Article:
How can we do more of this in our classrooms?

One thing I highly encourage every teacher to try at least once is a narrative observation. I had to do this for my Master's degree and it has proven incredibly value. In a narrative observation you choose one student and write everything you observe about them in a given lesson. I did mine on a mid-level EL student during one of my history mystery labs. She did not know I was watching and listening to her exclusively. I ended up writing nearly 4 pages. It showed me, more clearly than ever, where the hiccups in the lab were. I remember seeing her pick up one of the exhibits, a reading page, and put it back down immediately. She went to another exhibit instead. The station had no appeal at best and negative appeal at worth. It was simply too much boring text. That can't compete with a chalk outline of a body on the floor! I realized I had to spice that exhibit up.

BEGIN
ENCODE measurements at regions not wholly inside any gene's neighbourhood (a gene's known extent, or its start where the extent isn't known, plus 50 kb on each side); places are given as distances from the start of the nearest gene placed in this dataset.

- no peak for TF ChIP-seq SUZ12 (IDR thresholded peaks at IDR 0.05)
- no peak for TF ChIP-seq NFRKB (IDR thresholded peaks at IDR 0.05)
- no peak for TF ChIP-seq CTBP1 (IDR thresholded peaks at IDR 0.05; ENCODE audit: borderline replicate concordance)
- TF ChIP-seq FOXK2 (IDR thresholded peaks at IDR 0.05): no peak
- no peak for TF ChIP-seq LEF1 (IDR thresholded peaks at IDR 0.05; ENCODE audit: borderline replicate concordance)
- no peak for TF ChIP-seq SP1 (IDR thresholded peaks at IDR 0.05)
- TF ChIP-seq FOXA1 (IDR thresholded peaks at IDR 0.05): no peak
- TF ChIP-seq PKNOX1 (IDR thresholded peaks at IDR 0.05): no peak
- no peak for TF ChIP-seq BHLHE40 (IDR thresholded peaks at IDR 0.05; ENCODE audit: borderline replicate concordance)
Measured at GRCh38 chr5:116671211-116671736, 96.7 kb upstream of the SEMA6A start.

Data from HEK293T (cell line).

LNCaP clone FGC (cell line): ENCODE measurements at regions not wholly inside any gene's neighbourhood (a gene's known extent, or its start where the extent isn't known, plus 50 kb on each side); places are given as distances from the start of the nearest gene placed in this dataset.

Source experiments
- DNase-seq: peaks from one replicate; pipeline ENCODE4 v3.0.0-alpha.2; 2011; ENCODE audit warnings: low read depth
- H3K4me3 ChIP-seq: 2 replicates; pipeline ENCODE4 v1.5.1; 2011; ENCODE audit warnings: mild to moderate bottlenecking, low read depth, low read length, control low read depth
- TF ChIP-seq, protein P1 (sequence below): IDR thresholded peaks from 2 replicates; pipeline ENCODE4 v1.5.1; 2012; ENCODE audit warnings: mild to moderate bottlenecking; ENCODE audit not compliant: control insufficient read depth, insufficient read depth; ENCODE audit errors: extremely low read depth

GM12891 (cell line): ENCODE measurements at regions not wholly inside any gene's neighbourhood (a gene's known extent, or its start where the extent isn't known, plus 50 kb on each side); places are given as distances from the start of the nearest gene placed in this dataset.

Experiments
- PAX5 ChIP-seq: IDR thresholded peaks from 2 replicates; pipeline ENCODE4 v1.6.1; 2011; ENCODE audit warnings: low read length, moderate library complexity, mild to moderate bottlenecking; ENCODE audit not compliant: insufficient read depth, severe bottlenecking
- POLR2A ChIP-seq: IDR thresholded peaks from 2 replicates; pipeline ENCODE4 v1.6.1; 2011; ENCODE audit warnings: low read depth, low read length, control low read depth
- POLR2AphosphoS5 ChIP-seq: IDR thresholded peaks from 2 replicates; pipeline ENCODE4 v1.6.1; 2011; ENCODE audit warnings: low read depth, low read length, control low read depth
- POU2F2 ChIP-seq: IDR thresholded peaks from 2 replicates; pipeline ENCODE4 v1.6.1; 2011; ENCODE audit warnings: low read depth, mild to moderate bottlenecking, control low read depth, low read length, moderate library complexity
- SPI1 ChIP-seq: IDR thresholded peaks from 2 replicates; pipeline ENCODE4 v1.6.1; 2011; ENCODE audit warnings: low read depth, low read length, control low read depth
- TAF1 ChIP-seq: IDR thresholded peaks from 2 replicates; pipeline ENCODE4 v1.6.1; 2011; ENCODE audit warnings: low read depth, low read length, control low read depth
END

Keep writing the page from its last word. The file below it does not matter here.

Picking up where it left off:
This can, of course, be difficult to do in a classroom with 30+ kids. The history mystery lab was the perfect opportunity since it is largely independent. I don't know how one could do this on a more teacher-directed activity but it is well worth trying out.